1. Hi Peter! Would you like to explain a little about who you are and about your Healing Art Cart project?
The program is designed to let long-term hospital patients choose the art on the walls in their own hospital rooms. In addition to the benefits provided by the art itself, the opportunity to choose what goes in their own rooms provides patients with a much-needed sense of control, at a time when pretty much everything else feels out of control.
The idea is fairly simple, but it is still proving to be a long road from concept to reality. It’s been about a year and a half since I first came up with the idea, and in that time I’ve managed to foster a great relationship with Legacy Emanuel Hospital here in Portland. They have given me approval to pilot the program in the Oregon Burn Center there, which is a huge victory, but we still need to secure the funding to make it happen.
I’ve devoted tons of time to this project, and unfortunately my progress has come at the expense of my regular income generators like art sales and leasing. I’m working now to find a balance between pursuing this big dream while still giving enough enough to other things to make ends meet.
At this stage, the best way for most people to support my work on this project is through Patreon, and you can also follow along through Facebook and Twitter. The best way to see my work online is on my website.
2. I know this is a big question, but I like to ask everyone this – what’s the dream?
3. How can I/we help you achieve that dream?
To connect with me directly about any of these things, you can email me: (Peter [at] manifestphoto [dot] com)
4. Experiencing the natural world is very clearly a big inspiration for you; can you describe the first time you were really aware of the excitement of being able to document and capture it?
I guess you were probably expecting a photography story, but that experience has really stuck with me, so I’m going with it.
5. You’ve mentioned the process of photography is a meditative experience for you – as photography is such a visual medium, do you find there are ever times you find it difficult to switch off the composition part of your mind?
6. One of the inspirations you’ve cited is Zeb Andrews. Whilst there are some similarities in the way you both depict natural landscapes, he seems to use much longer exposure times and he also uses urban landscapes in a lot of his composition. Is there anything in these dissimilar elements that you think informs the way you compose your own photographs?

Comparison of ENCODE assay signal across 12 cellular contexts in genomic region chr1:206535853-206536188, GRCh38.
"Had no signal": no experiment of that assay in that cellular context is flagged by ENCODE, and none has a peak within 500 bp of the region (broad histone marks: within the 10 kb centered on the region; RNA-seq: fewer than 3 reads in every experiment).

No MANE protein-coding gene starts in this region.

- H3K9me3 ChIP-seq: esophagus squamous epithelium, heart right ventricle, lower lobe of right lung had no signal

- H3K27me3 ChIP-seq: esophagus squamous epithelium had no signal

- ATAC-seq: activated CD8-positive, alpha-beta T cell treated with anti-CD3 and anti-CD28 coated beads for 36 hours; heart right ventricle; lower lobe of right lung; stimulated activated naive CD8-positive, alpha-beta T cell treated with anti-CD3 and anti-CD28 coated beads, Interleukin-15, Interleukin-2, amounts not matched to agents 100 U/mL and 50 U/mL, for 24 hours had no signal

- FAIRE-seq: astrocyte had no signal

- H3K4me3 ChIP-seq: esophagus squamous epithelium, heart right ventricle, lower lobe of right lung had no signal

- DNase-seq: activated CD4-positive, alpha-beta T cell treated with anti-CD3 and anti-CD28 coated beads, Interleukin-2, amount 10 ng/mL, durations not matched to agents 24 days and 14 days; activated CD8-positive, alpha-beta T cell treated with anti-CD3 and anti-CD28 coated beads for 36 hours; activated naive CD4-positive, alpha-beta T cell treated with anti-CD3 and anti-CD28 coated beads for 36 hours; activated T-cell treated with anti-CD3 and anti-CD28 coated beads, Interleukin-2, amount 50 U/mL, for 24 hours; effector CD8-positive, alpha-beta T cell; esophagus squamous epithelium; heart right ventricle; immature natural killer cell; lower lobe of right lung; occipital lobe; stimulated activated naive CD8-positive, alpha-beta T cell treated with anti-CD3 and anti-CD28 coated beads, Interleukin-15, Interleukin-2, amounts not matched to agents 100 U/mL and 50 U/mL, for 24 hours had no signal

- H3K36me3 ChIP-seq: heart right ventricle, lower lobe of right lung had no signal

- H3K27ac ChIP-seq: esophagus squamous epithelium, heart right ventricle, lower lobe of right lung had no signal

What I like about Zeb Andrews is precisely that we have very different styles, but the feeling that I often get from his images is similar to the feeling I’m creating in my own images. I am nearly obsessive about fine detail and technical perfection, while his style is much more loose and free-flowing. But his images are still perfect in their way, and very expressive. I don’t seek to emulate his work, I just enjoy seeing the way his passion and creativity continually show through in his images, and that in itself is inspiring to me.
7. You’ve said that another of your inspirations is Rick Stare who, whilst he also uses the natural world as a subject matter, has a very different visual style to you. What is there about his more impressionistic take on photography inspires you? Is there a sensation or experience you take from his photographs that you’d like to recreate? How do you go about doing that?
Rick Stare’s work is a more recent discovery for me, but I found a lot of inspiration in his Coastline and Trees collections. Once again, I think it’s the fact that we have different styles that allows me to simply enjoy his work. I guess I’m a bit of a perfectionist, so when I see work that is very similar to my own, I can tend to pick it apart or find little things I would have done differently. His technique of intentional camera movement fascinates me, and also separates me enough from the technical aspects of the work that I can just dive in and enjoy the feeling he creates.